9. This measure of income accounts for total compensation, including health benefits, and capital income, government transfers, and taxes while also adjusting for household size. See Congressional Budget Office (2011), Trends in the Distribution of Household Income between 1979 and 2007 (Washington: CBO, October). Return to text
10. This measure of income covers total compensation, including benefits, and adjusts for household size. See Congressional Budget Office, Trends in the Distribution of Household Income, in note 9. Return to text
11. For more information on this trend, see National Employment Law Project (2012), "The Low-Wage Recovery and Growing Inequality (PDF)," data brief (New York: NELP, August). Return to text
12. The literature on the reasons for the rise in inequality is extensive, but one recent work that tries to address the issue is David H. Autor, David Dorn, and Gordon H. Hanson (2013), "Untangling Trade and Technology: Evidence from Local Labor Markets," NBER Working Paper Series 18938 (Cambridge, Mass.: National Bureau of Economic Research, April). Return to text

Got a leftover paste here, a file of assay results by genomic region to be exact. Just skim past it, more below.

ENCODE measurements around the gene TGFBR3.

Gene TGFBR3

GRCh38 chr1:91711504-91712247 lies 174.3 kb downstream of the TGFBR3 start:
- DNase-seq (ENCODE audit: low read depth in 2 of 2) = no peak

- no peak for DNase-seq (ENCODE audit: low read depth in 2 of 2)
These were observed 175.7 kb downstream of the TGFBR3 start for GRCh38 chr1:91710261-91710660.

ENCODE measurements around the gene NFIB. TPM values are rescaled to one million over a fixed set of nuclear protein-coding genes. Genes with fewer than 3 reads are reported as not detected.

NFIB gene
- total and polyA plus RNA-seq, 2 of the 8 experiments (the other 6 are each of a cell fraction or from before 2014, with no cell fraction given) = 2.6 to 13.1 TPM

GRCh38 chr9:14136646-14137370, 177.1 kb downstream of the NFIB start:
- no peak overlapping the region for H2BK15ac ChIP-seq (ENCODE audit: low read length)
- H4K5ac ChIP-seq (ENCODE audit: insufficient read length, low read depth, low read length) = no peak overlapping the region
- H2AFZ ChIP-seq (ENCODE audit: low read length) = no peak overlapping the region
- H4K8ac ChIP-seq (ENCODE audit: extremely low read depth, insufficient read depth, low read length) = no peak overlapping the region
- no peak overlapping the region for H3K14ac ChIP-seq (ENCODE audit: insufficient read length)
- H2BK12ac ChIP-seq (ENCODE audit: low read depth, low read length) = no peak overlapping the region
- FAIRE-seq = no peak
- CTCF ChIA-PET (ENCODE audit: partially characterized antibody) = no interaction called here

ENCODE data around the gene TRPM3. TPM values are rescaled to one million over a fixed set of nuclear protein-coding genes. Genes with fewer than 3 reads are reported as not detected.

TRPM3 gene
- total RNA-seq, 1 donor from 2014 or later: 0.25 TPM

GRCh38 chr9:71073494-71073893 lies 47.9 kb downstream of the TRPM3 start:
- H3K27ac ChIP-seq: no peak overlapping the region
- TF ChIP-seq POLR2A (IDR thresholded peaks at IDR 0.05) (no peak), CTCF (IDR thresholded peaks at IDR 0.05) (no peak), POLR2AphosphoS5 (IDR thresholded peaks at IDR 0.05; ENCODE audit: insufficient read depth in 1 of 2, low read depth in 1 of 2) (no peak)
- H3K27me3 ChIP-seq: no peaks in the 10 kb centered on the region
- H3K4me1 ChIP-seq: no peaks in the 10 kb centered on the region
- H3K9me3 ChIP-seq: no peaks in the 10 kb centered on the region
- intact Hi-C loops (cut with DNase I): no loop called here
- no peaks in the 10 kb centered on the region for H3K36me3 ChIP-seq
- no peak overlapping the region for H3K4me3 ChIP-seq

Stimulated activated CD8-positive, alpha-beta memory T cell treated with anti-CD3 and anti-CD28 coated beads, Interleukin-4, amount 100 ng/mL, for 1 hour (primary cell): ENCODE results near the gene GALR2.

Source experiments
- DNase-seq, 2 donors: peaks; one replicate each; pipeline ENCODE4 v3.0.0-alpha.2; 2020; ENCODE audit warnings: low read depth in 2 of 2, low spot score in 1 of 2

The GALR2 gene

13. For a discussion of mobility in income distribution, see Raj Chetty, Nathaniel Hendren, Patrick Kline, Emmanuel Saez, and Nicholas Turner (2014), "Is the United States Still a Land of Opportunity? Recent Trends in Intergenerational Mobility," NBER Working Paper Series 19844 (Cambridge, Mass.: National Bureau of Economic Research, January). Return to text
14. For more information on intergenerational mobility, see Markus Jäntti, Bernt Bratsberg, Knut Røed, Oddbjørn Raaum, Robin Naylor, Eva Österbacka, Anders Björklund, and Tor Eriksson (2006), "American Exceptionalism in a New Light: A Comparison of Intergenerational Earnings Mobility in the Nordic Countries, the United Kingdom, and the United States (PDF)," IZA Discussion Paper Series 1938 (Bonn, Germany: Institute for the Study of Labor, January). Return to text